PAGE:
Bait dogs are survivors of vicious dog fights in Cornwall
TIED up, tortured almost to death, abandoned in boxes and set on fire – this is the fate of dozens of helpless dogs across Cornwall used as part of an illegal underground fighting syndicate.
Redruth charity Last Chance Hotel, which rehabilitates abused and abandoned dogs, says there has been a rise in the number of ‘bait dogs’ used across Cornwall.
Bait dogs are tied up and thrown into a ring and set upon by two fighting dogs to get them riled up before they tear into each other.
Volunteers at the charity said dogs advertised as ‘free to good homes’ were often takento be abused and urged owners not to give their pets away.
Sarah Edgcumbe, from Last Chance Hotel, said Cornwall’s rural landscape made it an easy area for dog fights to take place undetected.
A report from a local vet confirmed rescued animals’ injuries were consistent with use as bait dogs, she said, but despite the cruelty they had faced, they had gone on to become loving, affectionate pets to owners across the county.
“Yes, the dogs take a lot of rehabilitation, but once they’re ready they go on to become so affectionate because they’ve never had that level of attention before,” she said.
“Last year the hotel took in 130 dogs from across the country and 125 were rehomed in Cornwall.
“What we’d like to see, and what could help with [preventing] dog-fighting, is to stop people giving away dogs ‘to a good home’. They’re taken by owners who wish to have little [input] in raising them right, and are often sold on to become bait dogs, or worse.”
Chief Inspector Mike Butcher of the RSPCA confirmed to the West Briton that illegal dog-fights took place throughout Cornwall.
Although this secretive world could be hard to penetrate, investigations were under way aimed at stopping the cruel sport in the county.
According to intelligence gathered by the RSPCA, dog- fight organisers moved from the United States to London and then branched out across the country, eventually making their way to Cornwall.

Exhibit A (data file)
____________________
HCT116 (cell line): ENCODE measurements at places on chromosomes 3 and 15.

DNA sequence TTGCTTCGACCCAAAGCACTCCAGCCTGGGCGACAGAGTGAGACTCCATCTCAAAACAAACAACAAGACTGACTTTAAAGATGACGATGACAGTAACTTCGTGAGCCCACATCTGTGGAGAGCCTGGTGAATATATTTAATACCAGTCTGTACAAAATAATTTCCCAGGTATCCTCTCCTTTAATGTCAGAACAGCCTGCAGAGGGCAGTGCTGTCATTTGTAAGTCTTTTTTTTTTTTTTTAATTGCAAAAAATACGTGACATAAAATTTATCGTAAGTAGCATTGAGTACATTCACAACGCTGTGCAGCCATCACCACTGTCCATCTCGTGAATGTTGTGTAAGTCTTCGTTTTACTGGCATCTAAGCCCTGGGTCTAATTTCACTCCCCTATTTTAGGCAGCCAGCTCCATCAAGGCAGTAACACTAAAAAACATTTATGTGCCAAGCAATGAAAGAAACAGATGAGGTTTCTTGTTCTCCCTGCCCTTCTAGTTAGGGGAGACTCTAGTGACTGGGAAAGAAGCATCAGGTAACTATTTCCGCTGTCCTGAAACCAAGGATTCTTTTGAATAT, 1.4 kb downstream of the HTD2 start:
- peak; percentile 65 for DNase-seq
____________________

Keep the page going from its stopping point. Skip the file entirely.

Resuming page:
Mr Butcher said the type of fighting described by Last Chance Hotel might be low-level but was no less “sick”.
“Professional dog-fighting is run by a team who do it for the kudos,” he said.
“What’s being described here is organised in a sense, but I’ve never heard of the top fighters using bait dogs: but we have had reports on top fights that do happen in Cornwall and investigations are under way right now in the area to put a stop to this.
“Our last conviction was around two years ago. We always welcome intelligence.”
Devon and Cornwall Police confirmed they had executed warrants in the past in relation to dog-fighting, but the last was two years ago. However, they would welcome any information about dog-fighting and could treat it confidentially.
RSPCA spokesman Andy Robbins said special officers were deployed to investigate claims of organised dog-proactively.
“The inspectors are part of the RSPCA’s special operations unit,” he said.
“They have been responsible for a number of large dog-investigations through the years, which have resulted in many dog-fight organisers being successfully prosecuted.”
It was hard to track down the criminals in Cornwall, he said: “Many keep their dogs in kennels, out of sight of the public, and use treadmills to build their dogs’ stamina and fitness, while maintaining a strict diet for the dogs.
“They often treat them much in the same way as a boxer, working to a fixed regime ahead of a fight.
“Some dogs that end up as strays or in rehoming centres may have marks on them that have come from fighting with other dogs, but not as a result of being used in organised dog-fights, which are very different from chance ‘scraps’ in parks.”
Ms Edgcumbe said Last Chance Hotel was urgently seeking more foster carers to look after the dogs it was trying to rehome.
For more information or to adopt a dog see the website www.lastchancehotel.org